Moby Dick and A Little Tour in Yellow

 

“Out of the trunk, the branches grow; out of them, the twigs.  So in productive subjects, grow the chapters.”  — Moby Dick, Chapter 63, “The Crotch.”

Midway through Moby Dick it appears that Melville felt the need to explain the process forming his novel.  As I am reading Moby Dick and considering my own writing, especially A Little Tour in Yellow, these lines could not be more apt.  After all what is A Little Tour if it isn’t a bunch of branches and twigs?  (Maybe even a leaf or two.)  I like to think there are more than a few productive subjects in this blog.

If you read Moby Dick — and I think you should, it is chock full of good reading — you will notice that the initial narrative breaks down into an almost encyclopedic collection of vignettes, essays, and stories about whaling, whales, ships, and sailors.  It is as much a history as it is a story.

Melville’s style becomes “sloppy.”  He randomly starts and ends chapters.  Some are poetic and high-flowing, even a little stilted, perhaps, while other chapters more pragmatically strive for objective explanations of sea life and life at sea.  Often he stitches these chapters together with threads like the lines quoted here.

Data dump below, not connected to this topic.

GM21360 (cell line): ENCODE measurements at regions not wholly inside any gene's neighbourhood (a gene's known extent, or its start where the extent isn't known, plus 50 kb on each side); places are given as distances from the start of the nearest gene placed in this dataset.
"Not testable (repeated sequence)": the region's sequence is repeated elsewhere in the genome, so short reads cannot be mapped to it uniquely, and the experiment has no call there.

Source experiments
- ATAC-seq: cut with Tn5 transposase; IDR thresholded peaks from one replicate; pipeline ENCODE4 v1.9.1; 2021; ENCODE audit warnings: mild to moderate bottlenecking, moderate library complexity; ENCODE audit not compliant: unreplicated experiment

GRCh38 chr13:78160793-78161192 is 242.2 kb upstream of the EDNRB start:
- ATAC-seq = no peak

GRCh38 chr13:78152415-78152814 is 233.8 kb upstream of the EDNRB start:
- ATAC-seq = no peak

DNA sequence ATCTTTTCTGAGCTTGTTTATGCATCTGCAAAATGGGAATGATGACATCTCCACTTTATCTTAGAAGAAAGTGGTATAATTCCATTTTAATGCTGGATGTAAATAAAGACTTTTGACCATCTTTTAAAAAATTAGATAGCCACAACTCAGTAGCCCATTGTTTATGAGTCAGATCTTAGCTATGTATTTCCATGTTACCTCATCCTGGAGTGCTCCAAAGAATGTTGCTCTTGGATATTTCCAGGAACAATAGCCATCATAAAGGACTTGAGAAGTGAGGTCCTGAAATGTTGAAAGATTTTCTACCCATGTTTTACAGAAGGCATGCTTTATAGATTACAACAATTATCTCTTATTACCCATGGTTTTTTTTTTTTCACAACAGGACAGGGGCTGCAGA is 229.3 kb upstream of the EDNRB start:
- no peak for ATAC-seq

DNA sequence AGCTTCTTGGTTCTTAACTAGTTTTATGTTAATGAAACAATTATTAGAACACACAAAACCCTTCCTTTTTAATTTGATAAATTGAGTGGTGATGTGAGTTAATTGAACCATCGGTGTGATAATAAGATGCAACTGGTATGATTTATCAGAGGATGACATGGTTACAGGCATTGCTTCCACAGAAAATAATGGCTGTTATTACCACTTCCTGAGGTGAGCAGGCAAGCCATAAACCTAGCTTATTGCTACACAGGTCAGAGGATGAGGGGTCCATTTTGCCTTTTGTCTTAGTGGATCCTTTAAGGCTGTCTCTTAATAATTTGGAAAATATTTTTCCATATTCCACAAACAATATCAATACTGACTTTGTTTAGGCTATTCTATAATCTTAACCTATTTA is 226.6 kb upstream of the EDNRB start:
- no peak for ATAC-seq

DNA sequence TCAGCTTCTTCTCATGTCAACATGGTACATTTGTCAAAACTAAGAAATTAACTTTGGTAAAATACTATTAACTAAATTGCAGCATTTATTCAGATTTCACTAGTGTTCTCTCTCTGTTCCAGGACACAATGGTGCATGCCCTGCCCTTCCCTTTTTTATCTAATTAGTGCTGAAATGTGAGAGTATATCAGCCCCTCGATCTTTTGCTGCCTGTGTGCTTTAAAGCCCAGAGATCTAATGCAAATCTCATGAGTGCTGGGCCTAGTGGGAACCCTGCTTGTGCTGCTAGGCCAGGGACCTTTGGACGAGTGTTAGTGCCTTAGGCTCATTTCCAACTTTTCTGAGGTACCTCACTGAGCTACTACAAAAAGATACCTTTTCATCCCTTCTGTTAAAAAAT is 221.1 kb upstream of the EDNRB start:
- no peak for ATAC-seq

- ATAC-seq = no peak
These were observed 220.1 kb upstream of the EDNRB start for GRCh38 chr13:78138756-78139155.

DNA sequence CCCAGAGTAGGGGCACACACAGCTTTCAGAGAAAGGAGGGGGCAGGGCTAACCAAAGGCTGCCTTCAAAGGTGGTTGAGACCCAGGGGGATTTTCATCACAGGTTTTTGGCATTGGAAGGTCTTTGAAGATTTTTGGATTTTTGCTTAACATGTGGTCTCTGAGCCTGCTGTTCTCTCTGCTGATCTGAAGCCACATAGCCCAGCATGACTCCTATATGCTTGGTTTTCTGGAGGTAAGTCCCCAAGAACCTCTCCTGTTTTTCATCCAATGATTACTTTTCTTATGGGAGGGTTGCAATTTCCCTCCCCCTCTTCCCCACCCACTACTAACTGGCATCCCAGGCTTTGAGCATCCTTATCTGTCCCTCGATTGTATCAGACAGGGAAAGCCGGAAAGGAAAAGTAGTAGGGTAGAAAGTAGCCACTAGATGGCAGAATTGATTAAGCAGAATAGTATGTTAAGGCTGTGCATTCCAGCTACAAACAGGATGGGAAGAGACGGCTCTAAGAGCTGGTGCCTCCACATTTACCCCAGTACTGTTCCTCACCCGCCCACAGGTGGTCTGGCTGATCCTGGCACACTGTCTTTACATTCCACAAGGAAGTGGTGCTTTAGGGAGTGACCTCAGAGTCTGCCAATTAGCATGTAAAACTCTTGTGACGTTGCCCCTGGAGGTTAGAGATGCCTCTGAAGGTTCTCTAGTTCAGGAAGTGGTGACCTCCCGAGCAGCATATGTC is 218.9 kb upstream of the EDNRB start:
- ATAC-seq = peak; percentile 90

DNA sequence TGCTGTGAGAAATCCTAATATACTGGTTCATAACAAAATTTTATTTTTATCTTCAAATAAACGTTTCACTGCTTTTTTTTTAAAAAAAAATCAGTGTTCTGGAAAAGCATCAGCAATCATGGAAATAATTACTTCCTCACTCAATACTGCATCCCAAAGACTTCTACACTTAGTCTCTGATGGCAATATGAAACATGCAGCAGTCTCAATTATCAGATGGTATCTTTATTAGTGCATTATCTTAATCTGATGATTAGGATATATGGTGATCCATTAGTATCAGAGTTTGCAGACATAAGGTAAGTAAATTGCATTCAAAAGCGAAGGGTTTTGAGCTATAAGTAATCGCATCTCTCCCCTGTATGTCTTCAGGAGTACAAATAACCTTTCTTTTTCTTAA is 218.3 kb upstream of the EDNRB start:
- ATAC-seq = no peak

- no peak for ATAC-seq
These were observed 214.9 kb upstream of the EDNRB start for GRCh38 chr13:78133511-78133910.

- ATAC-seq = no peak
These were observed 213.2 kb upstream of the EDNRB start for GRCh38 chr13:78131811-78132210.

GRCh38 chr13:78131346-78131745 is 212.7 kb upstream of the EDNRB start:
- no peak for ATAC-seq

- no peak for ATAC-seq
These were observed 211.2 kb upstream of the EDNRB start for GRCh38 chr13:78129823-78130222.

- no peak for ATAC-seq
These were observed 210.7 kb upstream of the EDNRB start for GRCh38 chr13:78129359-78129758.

Isn’t A Little Tour in Yellow very much the same?

Of course I don’t have quill pen and whale-oil lamp lighting my desk.  Little excuse for me to so quickly turn the page and start again on a new topic without taking a little care about what I write and how I write it.  I do edit mistakes as I type now, which is an improvement over the early days.  (You’re welcome.)  But I don’t really stitch things together.

Nevertheless, as you read A Little Tour in Yellow, seek patience by seeking a classic.  Pretend, as much as you can, that you’re reading a book that is very much like Moby Dick!

Now scroll down this blog and find something you like.  Tell your friends and family to do the same.  Then tell me about it.

 

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